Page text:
Maris Piper (Courtesy: Potato Council Variety Database / SASA)
A genetically modified potato that could resist destructive blight, defend itself against parasitic worms, avoid bruising, and cut down on the accumulation of a suspected carcinogen during cooking would be worth many billions of dollars per year to potato producers across the world.

It could also serve as a model technology for addressing issues that affect many different crops and are increasingly likely to cause concerns about global food security as the population grows and the world’s climate becomes more unpredictable.

This mega-resilient potato is the goal of a new project officially launched by researchers in the United Kingdom this week. If they are successful, this would be the first potato to have all these traits, each of which has already been demonstrated in previous genetically modified versions of popular potato varieties.

The five-year endeavor will be led by Jonathan Jones, a scientist at Sainsbury Lab in the U.K. and one of the world’s leading experts on the genetics of plant diseases.

Professor Jonathan Jones

Jonathan Jones

The five-year research project will be led by Professor Jonathan Jones, a scientist at the Sainsbury Lab (TSL) in the United Kingdom

Jonathan Jones aims to begin work this autumn introducing three genes which confer resistance to late potato blight, two genes that confer resistance to nematodes and a further three genes which switch off the production of asparagine and reducing sugars (acrylamide, storability & frying colour) and polyphenol oxidase (bruising/darkening), into a Maris Piper potato.

Professor Jones said:

“We’re still some years away from our final crop. It would need to go through all the necessary approval processes.

If it passes those tests and if it is approved for planting, this potato could prevent many tonnes of pesticides and fungicides being sprayed on our land, increase yields and make a healthier crisp or chip.”.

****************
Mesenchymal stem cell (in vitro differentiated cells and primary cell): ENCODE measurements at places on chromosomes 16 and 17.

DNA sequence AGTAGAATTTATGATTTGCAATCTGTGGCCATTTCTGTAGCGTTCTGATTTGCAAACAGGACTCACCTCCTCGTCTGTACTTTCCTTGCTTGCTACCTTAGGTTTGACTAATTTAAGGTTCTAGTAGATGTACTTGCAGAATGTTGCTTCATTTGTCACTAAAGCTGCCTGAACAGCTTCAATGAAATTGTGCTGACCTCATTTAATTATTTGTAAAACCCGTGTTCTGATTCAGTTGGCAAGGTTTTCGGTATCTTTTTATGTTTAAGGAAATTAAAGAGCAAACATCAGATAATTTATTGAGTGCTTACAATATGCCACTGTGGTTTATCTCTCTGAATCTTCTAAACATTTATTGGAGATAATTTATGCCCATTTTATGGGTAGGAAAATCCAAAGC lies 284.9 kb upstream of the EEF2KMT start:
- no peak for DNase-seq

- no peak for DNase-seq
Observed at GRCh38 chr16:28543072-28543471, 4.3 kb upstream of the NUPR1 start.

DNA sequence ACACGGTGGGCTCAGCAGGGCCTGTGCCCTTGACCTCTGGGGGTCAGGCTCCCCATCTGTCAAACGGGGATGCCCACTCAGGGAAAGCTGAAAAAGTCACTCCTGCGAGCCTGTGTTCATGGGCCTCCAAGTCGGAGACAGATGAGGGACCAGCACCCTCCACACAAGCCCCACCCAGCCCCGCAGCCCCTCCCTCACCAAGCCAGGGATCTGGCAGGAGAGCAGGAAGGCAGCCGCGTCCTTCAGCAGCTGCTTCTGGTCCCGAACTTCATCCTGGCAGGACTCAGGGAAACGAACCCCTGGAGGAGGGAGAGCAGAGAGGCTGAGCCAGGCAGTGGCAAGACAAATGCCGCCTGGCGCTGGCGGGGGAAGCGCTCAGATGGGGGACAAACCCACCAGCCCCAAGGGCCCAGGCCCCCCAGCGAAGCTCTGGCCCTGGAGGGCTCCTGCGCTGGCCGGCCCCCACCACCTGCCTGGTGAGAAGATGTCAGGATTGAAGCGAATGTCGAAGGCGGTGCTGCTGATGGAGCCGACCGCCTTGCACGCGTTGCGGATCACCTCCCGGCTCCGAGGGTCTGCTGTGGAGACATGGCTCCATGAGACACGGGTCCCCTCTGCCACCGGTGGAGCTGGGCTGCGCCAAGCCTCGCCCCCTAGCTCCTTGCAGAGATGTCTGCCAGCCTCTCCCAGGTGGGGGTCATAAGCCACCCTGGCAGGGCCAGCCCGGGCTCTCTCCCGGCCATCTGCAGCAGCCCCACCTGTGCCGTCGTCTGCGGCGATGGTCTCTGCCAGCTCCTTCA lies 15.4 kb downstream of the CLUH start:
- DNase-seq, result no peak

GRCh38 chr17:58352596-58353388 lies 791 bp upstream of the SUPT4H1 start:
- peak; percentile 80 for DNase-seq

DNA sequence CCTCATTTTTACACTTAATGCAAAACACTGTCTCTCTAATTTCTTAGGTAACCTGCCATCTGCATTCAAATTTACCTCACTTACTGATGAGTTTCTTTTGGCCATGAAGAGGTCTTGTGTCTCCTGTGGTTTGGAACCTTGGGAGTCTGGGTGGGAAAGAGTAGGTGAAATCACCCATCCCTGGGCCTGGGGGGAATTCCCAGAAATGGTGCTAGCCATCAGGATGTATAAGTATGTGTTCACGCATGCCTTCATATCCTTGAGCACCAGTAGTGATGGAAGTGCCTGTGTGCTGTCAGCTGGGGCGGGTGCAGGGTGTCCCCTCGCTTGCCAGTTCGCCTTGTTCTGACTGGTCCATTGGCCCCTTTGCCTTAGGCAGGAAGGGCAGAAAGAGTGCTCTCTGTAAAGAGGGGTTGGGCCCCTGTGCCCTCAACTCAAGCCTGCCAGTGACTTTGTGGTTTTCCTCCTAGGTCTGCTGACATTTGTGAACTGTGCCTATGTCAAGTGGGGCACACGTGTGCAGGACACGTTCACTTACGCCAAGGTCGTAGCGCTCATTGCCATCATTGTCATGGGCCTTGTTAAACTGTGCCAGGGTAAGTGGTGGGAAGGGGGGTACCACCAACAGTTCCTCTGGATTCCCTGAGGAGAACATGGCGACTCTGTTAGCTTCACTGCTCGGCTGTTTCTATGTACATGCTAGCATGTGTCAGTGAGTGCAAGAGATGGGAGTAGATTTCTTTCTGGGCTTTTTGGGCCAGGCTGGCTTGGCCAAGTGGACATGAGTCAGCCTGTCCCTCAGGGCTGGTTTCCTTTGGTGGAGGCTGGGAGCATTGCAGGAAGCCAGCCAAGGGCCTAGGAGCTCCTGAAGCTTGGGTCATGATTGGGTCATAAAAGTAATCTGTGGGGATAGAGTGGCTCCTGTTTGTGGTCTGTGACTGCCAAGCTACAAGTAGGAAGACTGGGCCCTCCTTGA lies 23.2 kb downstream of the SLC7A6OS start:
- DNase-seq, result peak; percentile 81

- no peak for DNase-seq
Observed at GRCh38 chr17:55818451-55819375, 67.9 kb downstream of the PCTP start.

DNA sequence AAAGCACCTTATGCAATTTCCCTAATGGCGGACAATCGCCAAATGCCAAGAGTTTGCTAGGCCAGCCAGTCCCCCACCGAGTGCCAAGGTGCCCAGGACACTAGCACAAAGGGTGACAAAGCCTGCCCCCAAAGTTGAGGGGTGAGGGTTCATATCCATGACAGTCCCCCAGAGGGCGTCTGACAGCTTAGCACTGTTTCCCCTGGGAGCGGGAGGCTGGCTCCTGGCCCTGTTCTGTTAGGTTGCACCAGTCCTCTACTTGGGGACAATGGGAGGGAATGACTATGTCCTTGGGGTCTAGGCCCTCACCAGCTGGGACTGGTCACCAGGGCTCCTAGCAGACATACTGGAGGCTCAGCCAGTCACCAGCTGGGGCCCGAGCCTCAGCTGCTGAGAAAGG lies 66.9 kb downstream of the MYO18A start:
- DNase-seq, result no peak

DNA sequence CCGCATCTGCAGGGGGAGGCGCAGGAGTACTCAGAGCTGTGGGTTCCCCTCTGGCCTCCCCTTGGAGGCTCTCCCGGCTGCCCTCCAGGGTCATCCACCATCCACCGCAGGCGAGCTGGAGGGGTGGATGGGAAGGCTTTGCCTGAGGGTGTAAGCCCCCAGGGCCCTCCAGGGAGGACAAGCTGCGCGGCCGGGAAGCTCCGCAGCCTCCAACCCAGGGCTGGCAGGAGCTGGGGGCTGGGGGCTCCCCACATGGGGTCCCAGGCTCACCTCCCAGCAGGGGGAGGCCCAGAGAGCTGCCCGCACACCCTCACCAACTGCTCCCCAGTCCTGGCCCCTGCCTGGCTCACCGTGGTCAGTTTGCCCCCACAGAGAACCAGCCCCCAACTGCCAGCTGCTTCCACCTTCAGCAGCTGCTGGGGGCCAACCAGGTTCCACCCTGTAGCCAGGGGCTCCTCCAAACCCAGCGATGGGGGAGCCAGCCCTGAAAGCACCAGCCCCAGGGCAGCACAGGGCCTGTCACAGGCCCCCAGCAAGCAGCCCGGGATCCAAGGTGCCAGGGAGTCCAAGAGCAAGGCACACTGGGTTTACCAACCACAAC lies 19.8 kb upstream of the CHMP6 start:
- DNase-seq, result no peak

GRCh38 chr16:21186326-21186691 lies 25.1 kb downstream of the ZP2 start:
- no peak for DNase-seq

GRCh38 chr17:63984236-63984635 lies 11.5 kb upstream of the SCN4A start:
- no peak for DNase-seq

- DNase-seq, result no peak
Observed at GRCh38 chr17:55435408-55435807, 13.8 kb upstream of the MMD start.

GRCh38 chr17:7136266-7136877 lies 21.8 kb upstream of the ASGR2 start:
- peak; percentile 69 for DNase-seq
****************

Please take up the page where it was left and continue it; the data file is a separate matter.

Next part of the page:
The potato Jones is aiming for will contain three genes his group has shown to confer resistance to late blight and two genes researchers at the University of Leeds have found to block infestation by potato cyst nematodes. It will also have DNA the U.S. company J.R. Simplot used to engineer a potato variety, recently commercialized, that has fewer dark spots and contains less asparagine, a chemical that can cause the accumulation of a suspected carcinogen (acrylamide) during high-temperature cooking.

Jones’s group has already engineered a blight-resistant potato, using a single gene it cloned from one found in a wild potato plant. For a commercial product, though, a single resistance gene will not be enough, he says, because it would likely lead to the emergence of pathogen strains resistant to that gene. Jones says an important objective of this project is to test the hypothesis that “stacking” multiple resistance genes can safeguard against this danger. His group found all three genes in wild potatoes.

Potatoes are a key staple crop all over the world. In terms of direct human consumption, they are among the top foods globally, along with wheat and rice.

Since it would have benefits to consumers, farmers, and the environment, “it sounds like they are developing the perfect potato,” says Ewen Mullins, a senior researcher at Teagasc, Ireland’s agriculture research agency.

Mullins, who tests the environmental impact of novel plant breeding technologies, says the biggest challenges Jones’s group will face will probably not be technical.

The science has progressed so much in recent years that it’s now “relatively straightforward” to develop an organism with this many new traits, he says, though there will be an extensive safety and regulatory process afterward.

“The hard part is actually getting consumer acceptance for it,” Mullins says. That process, he adds, should ideally go on in parallel with the technology development.
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